THE BLOG

Students Should Collaborate in the Classroom, Not Compete

02/18/2015 05:56 pm ET | Updated Apr 20, 2015

As the first term of our 2014-15 school year recently wound to a close in New Zealand, I looked through the student survey responses for my course and remembered one of my opening statements to the ninth and tenth grade students:

"We run an educational model that is complicated but impressively different than most schools around the world. In order to set the foundation for optimal learning at our unique school, the aim in the ninth and tenth grade is to collaborate, not compete."

The students who attend THINK Global School come to us from an ever-expanding list of countries, and the quality of education they've received at prior institutions can vary extensively. Due to our rigorous application process, we get high-quality students who, in some way shape or form, stood out at their old school. Most of these students were outliers in their old institutions because of their skills in communication, writing, mathematics, or critical thinking -- a skill that our application process carefully identifies. They enter THINK Global School with a certain set of competencies, and they are used to applying these skills in a competitive way with their classmates, to be recognized in their schools back home.

At the start of each school year, I clarify with my students that classes under my instruction will not be competitive. Not surprisingly, this results in a sea of shocked looks from those taught at their previous institutions to try and best their classmates on every project and assignment. It's often ingrained in them that school is a chance to do their best and showcase why they are better than their peers.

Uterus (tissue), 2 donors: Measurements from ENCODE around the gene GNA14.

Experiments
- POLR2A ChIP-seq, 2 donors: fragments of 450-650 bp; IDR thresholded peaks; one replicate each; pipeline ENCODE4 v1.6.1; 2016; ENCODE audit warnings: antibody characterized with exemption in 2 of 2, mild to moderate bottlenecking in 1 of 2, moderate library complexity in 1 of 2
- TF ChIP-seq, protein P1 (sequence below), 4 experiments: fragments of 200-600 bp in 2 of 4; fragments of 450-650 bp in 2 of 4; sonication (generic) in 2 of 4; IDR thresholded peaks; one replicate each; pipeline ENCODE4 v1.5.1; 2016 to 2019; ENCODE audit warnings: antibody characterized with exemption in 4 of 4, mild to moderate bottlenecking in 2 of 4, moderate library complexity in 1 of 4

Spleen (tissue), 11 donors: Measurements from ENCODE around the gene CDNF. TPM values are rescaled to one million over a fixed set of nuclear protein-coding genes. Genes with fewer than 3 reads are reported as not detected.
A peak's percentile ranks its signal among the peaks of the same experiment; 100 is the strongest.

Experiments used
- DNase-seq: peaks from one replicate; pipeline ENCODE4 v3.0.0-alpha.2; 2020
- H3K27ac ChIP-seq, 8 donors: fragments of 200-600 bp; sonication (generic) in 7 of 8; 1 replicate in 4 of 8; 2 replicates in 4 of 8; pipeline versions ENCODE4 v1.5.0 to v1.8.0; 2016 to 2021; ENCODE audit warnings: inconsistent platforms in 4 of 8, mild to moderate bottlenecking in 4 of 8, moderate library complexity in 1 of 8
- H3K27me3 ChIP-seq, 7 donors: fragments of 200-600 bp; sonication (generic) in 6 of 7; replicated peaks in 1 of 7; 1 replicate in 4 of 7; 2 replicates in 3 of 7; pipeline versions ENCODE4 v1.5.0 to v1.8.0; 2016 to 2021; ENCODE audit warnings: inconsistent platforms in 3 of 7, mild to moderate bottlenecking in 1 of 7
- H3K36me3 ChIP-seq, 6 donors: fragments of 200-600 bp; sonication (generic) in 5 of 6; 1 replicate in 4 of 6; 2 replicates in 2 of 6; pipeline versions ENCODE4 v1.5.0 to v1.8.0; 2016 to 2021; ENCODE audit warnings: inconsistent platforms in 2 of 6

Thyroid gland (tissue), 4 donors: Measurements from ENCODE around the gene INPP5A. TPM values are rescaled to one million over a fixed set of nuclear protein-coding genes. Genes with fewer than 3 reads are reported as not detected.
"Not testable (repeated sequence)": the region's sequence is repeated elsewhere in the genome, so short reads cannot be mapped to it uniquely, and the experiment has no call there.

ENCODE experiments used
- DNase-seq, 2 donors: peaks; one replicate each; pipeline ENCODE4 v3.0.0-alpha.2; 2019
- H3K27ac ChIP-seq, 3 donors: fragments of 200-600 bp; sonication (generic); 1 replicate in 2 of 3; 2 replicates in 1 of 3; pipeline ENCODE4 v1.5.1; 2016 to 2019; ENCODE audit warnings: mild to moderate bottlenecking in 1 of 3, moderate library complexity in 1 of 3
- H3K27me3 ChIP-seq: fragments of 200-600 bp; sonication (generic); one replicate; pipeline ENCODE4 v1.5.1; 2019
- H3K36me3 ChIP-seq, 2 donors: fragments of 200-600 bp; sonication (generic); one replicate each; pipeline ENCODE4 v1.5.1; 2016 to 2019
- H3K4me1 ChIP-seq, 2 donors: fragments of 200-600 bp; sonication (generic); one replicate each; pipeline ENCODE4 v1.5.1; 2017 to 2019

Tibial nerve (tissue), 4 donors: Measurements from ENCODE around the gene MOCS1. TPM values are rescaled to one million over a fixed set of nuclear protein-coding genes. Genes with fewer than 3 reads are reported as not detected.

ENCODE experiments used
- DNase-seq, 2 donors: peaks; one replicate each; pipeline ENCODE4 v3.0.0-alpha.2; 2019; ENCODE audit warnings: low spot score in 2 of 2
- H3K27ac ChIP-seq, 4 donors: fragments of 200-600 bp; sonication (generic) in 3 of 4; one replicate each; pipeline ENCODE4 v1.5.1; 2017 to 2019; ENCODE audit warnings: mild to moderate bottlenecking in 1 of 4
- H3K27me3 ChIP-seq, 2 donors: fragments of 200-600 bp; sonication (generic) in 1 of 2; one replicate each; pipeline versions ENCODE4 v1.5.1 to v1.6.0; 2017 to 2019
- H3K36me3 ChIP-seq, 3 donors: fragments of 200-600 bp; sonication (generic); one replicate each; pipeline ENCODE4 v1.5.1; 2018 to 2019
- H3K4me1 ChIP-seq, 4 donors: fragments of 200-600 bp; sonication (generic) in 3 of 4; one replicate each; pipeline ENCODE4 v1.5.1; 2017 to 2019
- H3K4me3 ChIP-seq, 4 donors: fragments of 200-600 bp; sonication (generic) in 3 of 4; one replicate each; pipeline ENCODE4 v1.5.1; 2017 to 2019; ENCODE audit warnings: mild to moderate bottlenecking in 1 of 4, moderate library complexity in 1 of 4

This statement is followed by confused glances, uneasy smiles, and an unknown feeling of complete educational culture shock. I explain that, collectively, our classes will make incredible projects that will challenge us and demonstrate our strong skills and conceptual understandings to the world.

Each of our students comes with a unique world view and skill set, so it would be a crime for me to disregard their diversity and push an individualized educational model on the room. The class instead becomes a working model for teamwork.

Don't teach me what to think, teach me how to think

Randy Pausch, the author of a powerful book on teaching and life, The Last Lecture, uses the metaphor of a poker game to illustrate solid teamwork skills. He suggests within his metaphor that strong teams would lay all of their cards on the table and see what they could collectively make of the hand. This is the model that I try to follow with my ninth and tenth grade students. The most powerful thing about this model is that I, the teacher, am another contributing member to class projects rather than the gatekeeper of knowledge. I ask:

  • What can we collectively make of this information?
  • How can we share our skills to create something unique?